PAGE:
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'No longer wholly fit for purpose': Regional Pool replacement to be discussed by cabinet

Peterborough Regional Pool, which was built in 1976, is recommended for replacement with plans to create a new location for the facilities at Pleasure Fair Meadows Car Park.
Regional Pool
Regional Pool is 'no longer wholly fit for purpose' (photo: Terry Harris)

Several proposals across Peterborough, including Maskew Avenue, Northminster and Pleasure Fair Meadow Car Park have been put forward, with the latter recommended to Peterborough City Council's cabinet as the preferred destination following a feasibility report from Sport, Leisure and Consultancy commissioned in September.

The current facility is viewed as "a significant cost and liability to the Council", with an annual cost of about £1.3m for the next decade.

A replacement move would be made possible by the Peterborough Investment Partnership (PIP) developing and selling the completed leisure centre to the council, which would see the Council pre-purchase the asset from PIP subject to its construction and obtaining planning consent.

The council would need to agree to an amendment to its budget to include capital purchase costs up to £38m. An investment into the PIP of up to 49% of the project development costs would also be needed, but since the council is a co-owner of the PIP it would benefit as shareholder from dividends distributed from any profit on construction costs.

In the agenda for the Budget Cabinet meeting, Steve Cox, Executive Director of Place and Economy, wrote: "The Regional Pool was built in 1976 and is reaching the end of its effective operational life as a leisure centre. Keeping it open for the next decade is not cost effective as significant additional short term works are needed to keep the premises open and there would still be a need to procure and finance a replacement facility.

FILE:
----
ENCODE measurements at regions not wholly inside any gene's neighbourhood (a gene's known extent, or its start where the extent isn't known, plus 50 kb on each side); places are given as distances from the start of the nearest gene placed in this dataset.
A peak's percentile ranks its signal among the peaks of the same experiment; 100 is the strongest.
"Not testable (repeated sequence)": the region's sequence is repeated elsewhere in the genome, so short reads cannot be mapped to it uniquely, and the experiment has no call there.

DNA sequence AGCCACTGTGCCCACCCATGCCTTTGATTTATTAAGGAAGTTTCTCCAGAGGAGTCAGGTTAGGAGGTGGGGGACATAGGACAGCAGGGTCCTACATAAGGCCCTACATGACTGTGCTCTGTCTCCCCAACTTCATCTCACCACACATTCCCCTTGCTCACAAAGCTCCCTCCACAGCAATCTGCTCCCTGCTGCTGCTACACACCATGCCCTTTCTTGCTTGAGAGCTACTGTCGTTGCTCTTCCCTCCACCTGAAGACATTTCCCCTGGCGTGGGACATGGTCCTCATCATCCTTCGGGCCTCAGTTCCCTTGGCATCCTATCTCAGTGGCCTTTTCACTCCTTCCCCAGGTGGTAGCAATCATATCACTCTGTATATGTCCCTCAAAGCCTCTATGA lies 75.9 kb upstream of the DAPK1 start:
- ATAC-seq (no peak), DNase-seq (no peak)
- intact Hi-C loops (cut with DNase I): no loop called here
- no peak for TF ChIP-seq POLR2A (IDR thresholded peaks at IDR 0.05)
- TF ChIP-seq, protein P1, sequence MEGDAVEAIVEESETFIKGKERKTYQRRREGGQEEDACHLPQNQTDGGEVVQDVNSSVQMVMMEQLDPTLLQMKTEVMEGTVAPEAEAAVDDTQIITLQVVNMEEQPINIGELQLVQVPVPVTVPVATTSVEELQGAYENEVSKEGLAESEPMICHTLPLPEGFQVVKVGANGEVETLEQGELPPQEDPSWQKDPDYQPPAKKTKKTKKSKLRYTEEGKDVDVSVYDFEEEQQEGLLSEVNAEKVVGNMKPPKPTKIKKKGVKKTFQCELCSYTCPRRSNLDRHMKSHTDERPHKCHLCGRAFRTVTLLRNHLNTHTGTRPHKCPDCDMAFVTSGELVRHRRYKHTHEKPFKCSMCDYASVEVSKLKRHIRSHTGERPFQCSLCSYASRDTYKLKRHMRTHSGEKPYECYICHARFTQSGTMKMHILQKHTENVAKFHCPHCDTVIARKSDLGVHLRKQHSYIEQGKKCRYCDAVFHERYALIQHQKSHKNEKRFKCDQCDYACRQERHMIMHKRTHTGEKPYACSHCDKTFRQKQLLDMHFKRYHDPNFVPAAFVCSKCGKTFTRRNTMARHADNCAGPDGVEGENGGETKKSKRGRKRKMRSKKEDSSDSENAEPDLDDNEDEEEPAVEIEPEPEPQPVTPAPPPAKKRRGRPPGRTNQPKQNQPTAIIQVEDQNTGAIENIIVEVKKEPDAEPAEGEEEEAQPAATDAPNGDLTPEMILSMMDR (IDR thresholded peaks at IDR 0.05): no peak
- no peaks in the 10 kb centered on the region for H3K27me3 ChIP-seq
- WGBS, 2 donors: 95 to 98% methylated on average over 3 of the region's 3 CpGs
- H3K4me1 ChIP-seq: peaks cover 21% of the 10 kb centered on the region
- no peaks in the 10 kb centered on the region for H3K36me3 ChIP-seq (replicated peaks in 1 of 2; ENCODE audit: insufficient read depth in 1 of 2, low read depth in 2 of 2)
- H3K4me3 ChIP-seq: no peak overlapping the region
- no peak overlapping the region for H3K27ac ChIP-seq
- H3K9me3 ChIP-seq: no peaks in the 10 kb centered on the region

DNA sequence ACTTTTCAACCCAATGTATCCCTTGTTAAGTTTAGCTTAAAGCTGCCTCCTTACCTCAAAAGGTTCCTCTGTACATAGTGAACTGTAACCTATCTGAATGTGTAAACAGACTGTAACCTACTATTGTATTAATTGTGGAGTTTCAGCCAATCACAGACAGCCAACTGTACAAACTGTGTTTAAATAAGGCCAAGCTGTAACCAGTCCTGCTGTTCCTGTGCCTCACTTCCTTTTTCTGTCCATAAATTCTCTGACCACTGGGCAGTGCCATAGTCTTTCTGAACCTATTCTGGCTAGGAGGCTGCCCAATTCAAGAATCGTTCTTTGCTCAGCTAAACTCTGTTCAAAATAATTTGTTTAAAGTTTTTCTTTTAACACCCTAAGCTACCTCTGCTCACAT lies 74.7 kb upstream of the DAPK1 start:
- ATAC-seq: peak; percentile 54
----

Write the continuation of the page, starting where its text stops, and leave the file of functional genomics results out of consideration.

"The plant and equipment in the Regional Pool are ageing and the facilities on offer fall short of what is now commonly expected by users. It is no longer wholly fit for purpose.

"The site occupied by the Regional Pool is adjacent to the area allocated for the city’s university development. While the plant and equipment within the building is approaching end of life the building itself is structurally sound and could potentially be repurposed for university-related uses."

Mr Cox explained that in a review conducted in 2017, funded by Sports England, Peterborough had a shortage of 9x25m swimming pool lanes compared to the English average level of provision per head of the population. It was expected that the shortfall could rise to 14 lanes by 2035. 

In the report, it was highlighted that an assessment of demand had previously been undertaken by consultants which led to two potential facility 'mixes' for a new centre. This included an (viewed to be the minimum required for a modern replacement) and an ‘optimal’ mix (which builds on the minimal specification and extends it), with consultants looking at how each mix would affect financial performance. 

The essential mix would include: eight lane, 25m pool with 300 spectator seats; 15mx10m teaching pool; sauna and relaxation; 150-station gym; two exercise studios of 40-person capacity; one spin studio of 20-person capacity; café.

Alternatively, the second option would feature: eight lane, 25m pool with 300 spectator seats; 17mx15m teaching pool; sauna and relaxation; 350sqm of leisure water, with water features and toddler splash area; 175-station gym; two exercise studios of 40-person capacity; one yoga studio of 20-person capacity; one spin studio of 20-person capacity; four-court sports hall; soft-play area; possible clip-n-climb; café.

Mr Cox explained that it would not be in the council's best interest from either a public health or financial perspective to continue investing in the existing Regional Pool without a clear, long-term strategy for replacing it. 

He added: "The existing Regional Pool is nearing the end of its useful operational life and its closure without a replacement would have significant negative impacts. The development of a new facility on Pleasure Fair Meadows offers an opportunity to replace the Regional Pool in a timely fashion with a modern, fit for purpose centre that will help to meet identified user needs.